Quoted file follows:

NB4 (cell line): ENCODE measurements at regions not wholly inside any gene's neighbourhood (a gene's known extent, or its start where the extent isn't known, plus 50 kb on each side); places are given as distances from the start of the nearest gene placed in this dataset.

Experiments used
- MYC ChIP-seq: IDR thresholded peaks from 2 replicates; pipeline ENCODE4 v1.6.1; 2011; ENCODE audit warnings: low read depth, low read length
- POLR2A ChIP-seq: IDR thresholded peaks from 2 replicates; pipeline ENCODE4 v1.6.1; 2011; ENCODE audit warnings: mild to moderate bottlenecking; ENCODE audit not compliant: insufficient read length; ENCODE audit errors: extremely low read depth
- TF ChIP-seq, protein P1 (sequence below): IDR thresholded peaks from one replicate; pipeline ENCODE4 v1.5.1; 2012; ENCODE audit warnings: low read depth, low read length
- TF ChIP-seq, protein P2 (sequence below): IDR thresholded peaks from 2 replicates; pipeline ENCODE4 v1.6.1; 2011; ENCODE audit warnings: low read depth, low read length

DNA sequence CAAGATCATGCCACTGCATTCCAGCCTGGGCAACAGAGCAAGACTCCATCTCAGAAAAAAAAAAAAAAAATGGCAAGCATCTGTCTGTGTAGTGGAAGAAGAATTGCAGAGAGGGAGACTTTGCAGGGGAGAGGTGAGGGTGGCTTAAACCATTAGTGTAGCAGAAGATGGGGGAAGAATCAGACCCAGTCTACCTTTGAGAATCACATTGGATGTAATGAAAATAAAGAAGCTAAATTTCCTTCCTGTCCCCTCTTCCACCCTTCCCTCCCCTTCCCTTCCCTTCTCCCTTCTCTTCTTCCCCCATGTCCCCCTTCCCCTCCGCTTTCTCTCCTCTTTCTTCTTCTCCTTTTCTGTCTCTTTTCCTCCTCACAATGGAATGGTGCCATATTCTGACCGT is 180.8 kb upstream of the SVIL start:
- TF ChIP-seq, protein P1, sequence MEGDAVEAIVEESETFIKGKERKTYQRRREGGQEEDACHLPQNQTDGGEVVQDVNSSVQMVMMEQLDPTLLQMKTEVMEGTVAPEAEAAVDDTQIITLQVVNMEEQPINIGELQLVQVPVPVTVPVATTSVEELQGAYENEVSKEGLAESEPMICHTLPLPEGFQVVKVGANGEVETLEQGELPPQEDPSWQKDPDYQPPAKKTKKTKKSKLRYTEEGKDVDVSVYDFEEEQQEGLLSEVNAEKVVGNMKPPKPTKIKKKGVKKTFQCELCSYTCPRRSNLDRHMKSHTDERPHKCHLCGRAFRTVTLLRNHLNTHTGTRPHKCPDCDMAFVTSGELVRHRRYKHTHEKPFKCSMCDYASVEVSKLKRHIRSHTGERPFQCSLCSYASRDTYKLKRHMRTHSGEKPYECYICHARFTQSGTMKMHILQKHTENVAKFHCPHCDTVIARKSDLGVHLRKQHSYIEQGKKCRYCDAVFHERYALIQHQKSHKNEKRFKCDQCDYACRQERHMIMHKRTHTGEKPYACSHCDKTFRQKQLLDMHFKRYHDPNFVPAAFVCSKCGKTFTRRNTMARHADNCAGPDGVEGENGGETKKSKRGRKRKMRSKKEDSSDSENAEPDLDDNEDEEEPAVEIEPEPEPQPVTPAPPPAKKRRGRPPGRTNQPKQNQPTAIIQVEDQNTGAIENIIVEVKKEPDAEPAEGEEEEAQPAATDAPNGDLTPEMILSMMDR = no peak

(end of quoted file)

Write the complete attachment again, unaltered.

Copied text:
NB4 (cell line): ENCODE measurements at regions not wholly inside any gene's neighbourhood (a gene's known extent, or its start where the extent isn't known, plus 50 kb on each side); places are given as distances from the start of the nearest gene placed in this dataset.

Experiments used
- MYC ChIP-seq: IDR thresholded peaks from 2 replicates; pipeline ENCODE4 v1.6.1; 2011; ENCODE audit warnings: low read depth, low read length
- POLR2A ChIP-seq: IDR thresholded peaks from 2 replicates; pipeline ENCODE4 v1.6.1; 2011; ENCODE audit warnings: mild to moderate bottlenecking; ENCODE audit not compliant: insufficient read length; ENCODE audit errors: extremely low read depth
- TF ChIP-seq, protein P1 (sequence below): IDR thresholded peaks from one replicate; pipeline ENCODE4 v1.5.1; 2012; ENCODE audit warnings: low read depth, low read length
- TF ChIP-seq, protein P2 (sequence below): IDR thresholded peaks from 2 replicates; pipeline ENCODE4 v1.6.1; 2011; ENCODE audit warnings: low read depth, low read length

DNA sequence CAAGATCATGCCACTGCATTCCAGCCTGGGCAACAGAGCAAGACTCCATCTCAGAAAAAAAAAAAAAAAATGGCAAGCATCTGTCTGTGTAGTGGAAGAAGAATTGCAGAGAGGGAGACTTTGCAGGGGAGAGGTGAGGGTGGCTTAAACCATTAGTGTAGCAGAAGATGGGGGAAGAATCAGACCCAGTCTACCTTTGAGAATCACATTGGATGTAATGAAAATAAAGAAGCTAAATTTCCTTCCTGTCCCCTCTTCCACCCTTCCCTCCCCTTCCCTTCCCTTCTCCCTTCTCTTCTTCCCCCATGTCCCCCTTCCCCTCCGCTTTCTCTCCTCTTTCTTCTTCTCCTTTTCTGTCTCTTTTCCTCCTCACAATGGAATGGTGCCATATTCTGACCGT is 180.8 kb upstream of the SVIL start:
- TF ChIP-seq, protein P1, sequence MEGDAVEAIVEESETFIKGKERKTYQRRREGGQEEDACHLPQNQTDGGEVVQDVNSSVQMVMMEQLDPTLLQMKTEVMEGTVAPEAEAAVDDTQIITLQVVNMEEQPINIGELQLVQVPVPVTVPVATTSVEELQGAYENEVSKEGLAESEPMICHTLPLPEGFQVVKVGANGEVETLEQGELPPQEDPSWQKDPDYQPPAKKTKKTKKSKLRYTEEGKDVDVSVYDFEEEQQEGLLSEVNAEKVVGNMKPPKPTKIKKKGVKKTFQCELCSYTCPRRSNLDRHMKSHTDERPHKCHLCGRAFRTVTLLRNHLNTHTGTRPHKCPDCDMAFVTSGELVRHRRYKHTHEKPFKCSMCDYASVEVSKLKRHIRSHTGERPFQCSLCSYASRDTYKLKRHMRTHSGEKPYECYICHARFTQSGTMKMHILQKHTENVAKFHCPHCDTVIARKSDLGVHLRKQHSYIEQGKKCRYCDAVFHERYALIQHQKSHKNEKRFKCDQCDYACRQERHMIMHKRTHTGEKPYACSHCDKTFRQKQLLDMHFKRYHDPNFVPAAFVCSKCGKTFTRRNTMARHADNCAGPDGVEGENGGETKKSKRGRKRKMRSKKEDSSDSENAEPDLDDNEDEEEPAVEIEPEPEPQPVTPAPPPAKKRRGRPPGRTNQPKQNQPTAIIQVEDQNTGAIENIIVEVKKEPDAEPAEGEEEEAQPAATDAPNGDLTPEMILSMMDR = no peak